It is costing the federal government $20 million just to notify the employees who had their personal information compromised after the biggest cyber attack in U.S. history.
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The Office of Personnel Management on May 28 issued a solicitation to identity theft protection companies, a week before disclosing a hack that exposed private information on millions of current and former federal employees.
The day after the breach was made public, OPM finalized a more than $20 million deal with Winvale Group to start notifying individuals "within 48 hours of award."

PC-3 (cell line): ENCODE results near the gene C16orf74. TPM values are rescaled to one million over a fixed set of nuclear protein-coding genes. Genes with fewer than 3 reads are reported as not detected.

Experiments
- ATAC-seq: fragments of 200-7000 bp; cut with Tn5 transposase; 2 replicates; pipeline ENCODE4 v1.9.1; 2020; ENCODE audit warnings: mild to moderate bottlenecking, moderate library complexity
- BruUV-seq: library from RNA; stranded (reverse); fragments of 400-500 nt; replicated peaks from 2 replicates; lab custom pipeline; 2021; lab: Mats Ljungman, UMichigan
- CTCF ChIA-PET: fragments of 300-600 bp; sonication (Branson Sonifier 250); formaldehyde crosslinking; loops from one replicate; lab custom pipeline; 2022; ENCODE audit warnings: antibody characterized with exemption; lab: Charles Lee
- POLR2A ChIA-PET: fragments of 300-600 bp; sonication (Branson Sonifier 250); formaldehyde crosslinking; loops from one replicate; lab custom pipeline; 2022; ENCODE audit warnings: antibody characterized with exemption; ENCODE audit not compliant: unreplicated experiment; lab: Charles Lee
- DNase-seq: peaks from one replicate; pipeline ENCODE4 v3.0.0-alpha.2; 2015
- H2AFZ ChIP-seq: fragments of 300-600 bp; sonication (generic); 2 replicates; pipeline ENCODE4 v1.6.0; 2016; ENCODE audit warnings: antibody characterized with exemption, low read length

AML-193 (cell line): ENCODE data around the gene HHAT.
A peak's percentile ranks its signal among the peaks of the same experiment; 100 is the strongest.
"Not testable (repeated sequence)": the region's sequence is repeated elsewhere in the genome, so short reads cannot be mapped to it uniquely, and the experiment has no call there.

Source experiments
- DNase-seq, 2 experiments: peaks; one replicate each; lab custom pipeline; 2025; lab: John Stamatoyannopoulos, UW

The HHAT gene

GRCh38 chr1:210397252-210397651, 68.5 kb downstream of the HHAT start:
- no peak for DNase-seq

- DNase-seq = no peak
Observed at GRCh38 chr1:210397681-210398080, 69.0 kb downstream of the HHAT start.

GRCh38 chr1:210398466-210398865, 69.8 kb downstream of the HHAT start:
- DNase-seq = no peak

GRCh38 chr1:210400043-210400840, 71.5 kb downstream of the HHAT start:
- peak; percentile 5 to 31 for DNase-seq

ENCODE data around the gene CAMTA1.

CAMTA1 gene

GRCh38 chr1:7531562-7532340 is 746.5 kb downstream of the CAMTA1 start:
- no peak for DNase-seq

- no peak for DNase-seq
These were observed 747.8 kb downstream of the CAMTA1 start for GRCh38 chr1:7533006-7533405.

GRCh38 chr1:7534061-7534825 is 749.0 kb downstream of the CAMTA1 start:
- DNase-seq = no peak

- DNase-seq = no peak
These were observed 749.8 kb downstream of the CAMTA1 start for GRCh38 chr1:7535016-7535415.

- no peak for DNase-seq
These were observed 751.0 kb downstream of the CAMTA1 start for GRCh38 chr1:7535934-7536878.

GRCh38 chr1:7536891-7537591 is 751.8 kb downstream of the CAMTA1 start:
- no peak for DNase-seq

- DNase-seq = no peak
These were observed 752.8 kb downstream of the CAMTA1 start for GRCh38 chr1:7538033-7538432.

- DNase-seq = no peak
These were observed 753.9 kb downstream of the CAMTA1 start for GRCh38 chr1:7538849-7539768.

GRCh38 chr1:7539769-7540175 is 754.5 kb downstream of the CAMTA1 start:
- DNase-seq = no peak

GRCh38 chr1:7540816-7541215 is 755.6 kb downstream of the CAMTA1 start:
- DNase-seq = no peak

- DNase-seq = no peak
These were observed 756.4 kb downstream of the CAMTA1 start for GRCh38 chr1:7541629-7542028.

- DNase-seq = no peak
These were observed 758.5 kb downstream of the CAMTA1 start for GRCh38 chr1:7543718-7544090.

This would explain the lag between the time the intrusion was revealed June 4 and the notification on June 8.
OPM now says it's in the process of contacting approximately 4 million current and former federal employees whose personal information may have been exposed.
Curiously, though, the initial job order only specifies sending out 3.2 million notifications, including 1 million emails and 1.1 million letters.
The report noted that the emails would reveal exactly what personally identifiable information of the employee may have been compromised.
Aside from the notifications, the contract also will pay for "address research," a call center, credit monitoring services, and ID recovery services for employees who have their identities stolen.
Multiple Chinese state-sponsored hackers appear to be responsible for the cyber attack.